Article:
After Wil’s purchase of a new car didn’t go as smoothly as he expected based on past transactions with Ford, he didn’t give them a great survey rating. The dealership manager’s completely proportionate response? To e-mail Wil and tell him that he is no longer welcome at the dealership, and to never come back.
During his misspent youth, Jake’s PayPal account was frozen. He tells Consumerist that it was due to “suspicious activity” that he knew nothing about and that Paypal/eBay never identified. He was never able to prove his identity to their satisfaction, and PayPal apparently didn’t want a no-good ruffian like him as a customer. Even if they never told him what it was he did that was no good. Half a decade later, as a responsible adult with a real job and a good credit score, he bought something on eBay and set up a new PayPal account to pay for it. Not so fast, Jake! They shut down this account, too, and blocked his credit cards from use on eBay…and still won’t tell him why.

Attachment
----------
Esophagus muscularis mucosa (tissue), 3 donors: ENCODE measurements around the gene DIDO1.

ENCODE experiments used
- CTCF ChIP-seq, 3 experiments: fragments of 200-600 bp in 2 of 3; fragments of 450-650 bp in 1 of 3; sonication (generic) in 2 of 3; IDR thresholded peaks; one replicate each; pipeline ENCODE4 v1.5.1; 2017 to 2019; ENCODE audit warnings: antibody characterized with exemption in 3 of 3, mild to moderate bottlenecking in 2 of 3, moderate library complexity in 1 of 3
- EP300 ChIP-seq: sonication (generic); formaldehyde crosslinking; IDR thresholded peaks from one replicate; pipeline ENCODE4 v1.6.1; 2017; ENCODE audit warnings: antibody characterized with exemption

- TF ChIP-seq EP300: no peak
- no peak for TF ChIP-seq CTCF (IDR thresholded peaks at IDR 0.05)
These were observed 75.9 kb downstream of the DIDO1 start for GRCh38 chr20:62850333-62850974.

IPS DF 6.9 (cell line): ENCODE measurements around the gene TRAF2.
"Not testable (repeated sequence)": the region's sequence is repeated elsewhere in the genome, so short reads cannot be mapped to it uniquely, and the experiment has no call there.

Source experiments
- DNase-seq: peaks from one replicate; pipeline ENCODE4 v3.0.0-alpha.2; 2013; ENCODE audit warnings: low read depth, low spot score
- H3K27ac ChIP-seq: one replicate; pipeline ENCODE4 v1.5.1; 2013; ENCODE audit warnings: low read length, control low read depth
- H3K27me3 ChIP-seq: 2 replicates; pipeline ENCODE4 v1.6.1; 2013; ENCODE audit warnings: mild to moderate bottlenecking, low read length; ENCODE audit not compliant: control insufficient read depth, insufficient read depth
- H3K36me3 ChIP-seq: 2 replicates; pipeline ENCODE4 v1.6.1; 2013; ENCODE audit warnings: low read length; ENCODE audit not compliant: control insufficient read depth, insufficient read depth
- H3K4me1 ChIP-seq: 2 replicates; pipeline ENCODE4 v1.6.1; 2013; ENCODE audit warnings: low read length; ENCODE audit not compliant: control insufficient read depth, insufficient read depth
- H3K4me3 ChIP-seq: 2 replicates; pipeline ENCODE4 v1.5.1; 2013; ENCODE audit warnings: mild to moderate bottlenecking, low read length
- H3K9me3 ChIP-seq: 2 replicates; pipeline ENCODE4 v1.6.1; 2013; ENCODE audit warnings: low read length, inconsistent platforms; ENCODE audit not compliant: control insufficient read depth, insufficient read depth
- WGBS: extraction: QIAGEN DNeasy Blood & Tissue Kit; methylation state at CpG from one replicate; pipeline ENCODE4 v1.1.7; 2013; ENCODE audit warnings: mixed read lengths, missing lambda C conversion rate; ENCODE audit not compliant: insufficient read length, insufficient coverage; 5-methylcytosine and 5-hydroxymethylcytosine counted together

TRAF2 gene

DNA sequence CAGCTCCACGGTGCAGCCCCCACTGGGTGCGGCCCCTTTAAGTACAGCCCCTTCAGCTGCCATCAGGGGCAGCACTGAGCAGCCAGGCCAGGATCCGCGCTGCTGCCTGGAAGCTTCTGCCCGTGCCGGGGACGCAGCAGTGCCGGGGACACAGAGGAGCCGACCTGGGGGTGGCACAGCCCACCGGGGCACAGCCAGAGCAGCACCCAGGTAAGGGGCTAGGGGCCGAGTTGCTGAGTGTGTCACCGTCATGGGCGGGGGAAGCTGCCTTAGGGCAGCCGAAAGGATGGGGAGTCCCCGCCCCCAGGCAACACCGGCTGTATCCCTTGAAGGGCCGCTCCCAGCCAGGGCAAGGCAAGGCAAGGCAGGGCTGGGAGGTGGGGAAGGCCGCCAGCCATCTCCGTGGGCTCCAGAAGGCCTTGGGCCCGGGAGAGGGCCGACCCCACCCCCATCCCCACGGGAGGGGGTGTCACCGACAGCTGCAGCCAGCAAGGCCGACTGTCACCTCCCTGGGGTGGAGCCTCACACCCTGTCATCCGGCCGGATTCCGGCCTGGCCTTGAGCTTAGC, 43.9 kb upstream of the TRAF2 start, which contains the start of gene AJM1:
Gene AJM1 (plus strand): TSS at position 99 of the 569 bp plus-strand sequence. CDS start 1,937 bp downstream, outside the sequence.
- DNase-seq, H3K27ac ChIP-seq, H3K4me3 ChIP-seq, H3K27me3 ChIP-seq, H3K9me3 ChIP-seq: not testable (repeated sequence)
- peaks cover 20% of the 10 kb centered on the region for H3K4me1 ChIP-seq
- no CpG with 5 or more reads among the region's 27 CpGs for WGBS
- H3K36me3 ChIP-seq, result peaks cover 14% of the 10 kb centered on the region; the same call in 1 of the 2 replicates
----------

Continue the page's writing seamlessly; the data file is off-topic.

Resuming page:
What happens when you’re a huge fan of Abercrombie & Fitch, spending at least a thousand dollars there per year, but don’t have a retail store nearby? Why, you shop online, then get banned from making any more purchases from them. Of course. Wait, what?
Walmart offers rain checks. Not everyone is aware of this, including people who work at and manage Walmart stores. The mega-retailer has few advertised specials that would require rain checks, you see. That’s how a disabled Florida senior citizen ended up having the police called in and being banned for life from Walmart after he tried to get a rain check for a pint of blueberries.